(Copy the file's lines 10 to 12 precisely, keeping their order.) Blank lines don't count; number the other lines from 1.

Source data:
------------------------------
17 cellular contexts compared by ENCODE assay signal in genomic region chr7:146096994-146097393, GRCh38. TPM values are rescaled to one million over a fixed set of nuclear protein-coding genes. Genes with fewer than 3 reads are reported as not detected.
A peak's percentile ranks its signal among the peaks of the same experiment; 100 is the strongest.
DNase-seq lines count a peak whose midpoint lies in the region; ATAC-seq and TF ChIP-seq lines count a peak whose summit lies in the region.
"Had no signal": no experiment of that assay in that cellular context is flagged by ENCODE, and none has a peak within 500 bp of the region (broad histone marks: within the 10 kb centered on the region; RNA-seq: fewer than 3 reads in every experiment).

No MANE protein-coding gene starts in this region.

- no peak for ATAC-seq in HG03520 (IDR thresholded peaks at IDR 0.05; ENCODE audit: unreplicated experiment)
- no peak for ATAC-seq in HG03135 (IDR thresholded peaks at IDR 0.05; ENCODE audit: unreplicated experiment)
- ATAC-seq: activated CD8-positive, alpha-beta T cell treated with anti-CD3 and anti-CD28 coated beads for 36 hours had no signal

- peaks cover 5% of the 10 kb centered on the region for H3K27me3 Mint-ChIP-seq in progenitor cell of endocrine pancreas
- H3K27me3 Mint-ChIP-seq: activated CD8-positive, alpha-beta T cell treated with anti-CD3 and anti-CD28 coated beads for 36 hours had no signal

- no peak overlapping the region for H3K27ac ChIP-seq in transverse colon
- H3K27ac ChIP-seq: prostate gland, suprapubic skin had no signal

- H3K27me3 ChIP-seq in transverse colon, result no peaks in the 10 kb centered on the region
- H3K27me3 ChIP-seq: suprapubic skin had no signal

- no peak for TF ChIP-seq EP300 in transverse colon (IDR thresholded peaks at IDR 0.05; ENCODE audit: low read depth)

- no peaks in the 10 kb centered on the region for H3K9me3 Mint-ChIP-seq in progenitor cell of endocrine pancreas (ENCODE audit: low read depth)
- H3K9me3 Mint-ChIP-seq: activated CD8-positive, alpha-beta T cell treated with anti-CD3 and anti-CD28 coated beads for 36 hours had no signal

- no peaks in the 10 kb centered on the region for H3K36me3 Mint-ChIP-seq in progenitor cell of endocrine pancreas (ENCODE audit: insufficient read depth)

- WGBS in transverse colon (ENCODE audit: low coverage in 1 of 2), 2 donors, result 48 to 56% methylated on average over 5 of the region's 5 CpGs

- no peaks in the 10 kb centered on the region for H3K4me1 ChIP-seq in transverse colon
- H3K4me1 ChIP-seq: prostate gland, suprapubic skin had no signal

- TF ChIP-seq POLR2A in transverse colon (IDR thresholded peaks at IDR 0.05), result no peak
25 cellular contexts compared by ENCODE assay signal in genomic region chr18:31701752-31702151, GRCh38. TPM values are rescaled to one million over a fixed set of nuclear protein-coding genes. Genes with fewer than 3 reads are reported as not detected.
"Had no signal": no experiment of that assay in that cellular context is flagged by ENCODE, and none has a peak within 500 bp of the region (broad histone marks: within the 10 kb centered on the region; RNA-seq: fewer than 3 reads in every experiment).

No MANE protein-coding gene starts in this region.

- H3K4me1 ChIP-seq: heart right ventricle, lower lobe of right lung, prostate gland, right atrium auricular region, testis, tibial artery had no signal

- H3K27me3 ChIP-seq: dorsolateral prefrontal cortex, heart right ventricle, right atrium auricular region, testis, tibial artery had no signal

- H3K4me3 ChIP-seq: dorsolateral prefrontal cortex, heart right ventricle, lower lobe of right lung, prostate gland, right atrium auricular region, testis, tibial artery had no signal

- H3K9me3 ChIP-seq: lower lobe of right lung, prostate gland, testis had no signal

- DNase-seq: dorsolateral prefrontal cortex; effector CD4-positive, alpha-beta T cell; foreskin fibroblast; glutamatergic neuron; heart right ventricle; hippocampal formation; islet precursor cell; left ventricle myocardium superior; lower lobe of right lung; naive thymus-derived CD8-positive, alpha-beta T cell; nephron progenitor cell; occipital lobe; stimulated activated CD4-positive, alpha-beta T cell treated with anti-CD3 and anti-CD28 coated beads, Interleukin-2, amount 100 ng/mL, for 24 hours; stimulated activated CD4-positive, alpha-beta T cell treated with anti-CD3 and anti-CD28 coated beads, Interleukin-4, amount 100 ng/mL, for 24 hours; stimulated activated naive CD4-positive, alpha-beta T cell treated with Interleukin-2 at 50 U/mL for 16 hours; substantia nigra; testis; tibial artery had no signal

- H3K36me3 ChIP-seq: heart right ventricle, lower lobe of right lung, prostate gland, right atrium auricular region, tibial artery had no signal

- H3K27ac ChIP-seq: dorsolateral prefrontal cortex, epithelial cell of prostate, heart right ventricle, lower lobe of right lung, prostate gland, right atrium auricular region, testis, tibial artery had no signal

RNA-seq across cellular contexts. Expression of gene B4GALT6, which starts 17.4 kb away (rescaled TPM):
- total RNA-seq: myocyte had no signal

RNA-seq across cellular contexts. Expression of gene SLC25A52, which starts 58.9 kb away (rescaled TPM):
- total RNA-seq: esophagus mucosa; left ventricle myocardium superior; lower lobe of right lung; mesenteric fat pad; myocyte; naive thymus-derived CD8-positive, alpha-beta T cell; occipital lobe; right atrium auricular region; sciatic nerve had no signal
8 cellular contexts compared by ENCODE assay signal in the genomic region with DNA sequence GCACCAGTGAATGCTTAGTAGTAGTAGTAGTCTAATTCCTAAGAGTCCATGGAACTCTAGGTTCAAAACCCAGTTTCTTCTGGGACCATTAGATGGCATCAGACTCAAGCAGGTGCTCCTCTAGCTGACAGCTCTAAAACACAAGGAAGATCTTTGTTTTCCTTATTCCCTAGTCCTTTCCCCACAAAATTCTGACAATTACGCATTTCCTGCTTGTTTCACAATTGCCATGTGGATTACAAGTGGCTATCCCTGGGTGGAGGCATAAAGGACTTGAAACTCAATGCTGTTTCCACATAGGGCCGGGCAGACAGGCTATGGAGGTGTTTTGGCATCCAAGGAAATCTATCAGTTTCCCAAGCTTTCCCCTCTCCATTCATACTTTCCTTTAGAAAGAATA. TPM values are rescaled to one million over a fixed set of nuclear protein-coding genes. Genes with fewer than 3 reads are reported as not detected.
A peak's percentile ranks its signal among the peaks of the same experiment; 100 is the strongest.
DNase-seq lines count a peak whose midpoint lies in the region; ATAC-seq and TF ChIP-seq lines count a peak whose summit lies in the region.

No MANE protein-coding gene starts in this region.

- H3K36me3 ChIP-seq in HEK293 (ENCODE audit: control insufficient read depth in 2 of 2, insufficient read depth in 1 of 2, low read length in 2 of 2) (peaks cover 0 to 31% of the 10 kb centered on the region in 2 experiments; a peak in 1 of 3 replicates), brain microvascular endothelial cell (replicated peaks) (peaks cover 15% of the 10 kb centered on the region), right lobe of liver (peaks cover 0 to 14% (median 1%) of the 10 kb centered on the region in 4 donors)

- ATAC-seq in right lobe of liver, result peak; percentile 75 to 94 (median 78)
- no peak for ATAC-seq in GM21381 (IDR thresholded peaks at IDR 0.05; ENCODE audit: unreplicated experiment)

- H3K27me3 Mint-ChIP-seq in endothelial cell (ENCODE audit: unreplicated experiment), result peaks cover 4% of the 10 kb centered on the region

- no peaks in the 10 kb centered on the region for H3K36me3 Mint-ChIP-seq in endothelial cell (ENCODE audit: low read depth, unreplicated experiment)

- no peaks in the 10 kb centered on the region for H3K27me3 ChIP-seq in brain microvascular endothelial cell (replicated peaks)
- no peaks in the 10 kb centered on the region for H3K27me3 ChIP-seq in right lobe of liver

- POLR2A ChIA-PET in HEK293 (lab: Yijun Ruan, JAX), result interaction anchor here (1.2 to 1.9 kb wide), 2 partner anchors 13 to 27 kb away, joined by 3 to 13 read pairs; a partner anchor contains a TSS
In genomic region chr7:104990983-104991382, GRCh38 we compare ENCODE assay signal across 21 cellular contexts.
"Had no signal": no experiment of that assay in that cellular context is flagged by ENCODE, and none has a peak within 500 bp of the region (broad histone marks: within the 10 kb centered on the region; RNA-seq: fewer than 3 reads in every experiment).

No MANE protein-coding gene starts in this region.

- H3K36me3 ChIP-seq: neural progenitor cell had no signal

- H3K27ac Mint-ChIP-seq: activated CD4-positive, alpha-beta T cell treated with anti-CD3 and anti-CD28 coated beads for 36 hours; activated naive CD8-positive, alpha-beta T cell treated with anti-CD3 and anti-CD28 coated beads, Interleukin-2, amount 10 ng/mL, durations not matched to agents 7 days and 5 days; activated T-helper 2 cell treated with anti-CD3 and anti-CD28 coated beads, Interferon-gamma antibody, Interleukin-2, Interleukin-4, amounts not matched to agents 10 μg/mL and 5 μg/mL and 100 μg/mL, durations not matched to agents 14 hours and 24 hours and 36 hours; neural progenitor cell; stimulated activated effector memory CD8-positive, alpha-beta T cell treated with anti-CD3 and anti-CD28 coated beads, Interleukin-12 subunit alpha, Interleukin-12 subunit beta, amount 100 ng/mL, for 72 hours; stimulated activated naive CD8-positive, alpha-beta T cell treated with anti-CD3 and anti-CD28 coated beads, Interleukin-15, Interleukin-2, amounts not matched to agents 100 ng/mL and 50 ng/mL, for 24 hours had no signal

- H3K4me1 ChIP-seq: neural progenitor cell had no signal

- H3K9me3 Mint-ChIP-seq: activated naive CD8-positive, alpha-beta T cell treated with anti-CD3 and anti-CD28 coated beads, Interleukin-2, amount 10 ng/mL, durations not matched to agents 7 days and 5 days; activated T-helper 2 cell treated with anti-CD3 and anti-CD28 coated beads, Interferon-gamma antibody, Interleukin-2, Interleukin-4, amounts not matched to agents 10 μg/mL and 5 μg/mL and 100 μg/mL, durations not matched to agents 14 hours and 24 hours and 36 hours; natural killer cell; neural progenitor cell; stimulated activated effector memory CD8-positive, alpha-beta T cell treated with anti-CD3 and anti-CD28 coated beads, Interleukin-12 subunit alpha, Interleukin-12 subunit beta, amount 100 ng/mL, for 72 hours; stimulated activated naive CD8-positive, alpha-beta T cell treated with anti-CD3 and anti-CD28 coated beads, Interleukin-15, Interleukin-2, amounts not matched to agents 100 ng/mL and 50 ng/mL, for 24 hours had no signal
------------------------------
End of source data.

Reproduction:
- H3K27me3 Mint-ChIP-seq: activated CD8-positive, alpha-beta T cell treated with anti-CD3 and anti-CD28 coated beads for 36 hours had no signal

- no peak overlapping the region for H3K27ac ChIP-seq in transverse colon
- H3K27ac ChIP-seq: prostate gland, suprapubic skin had no signal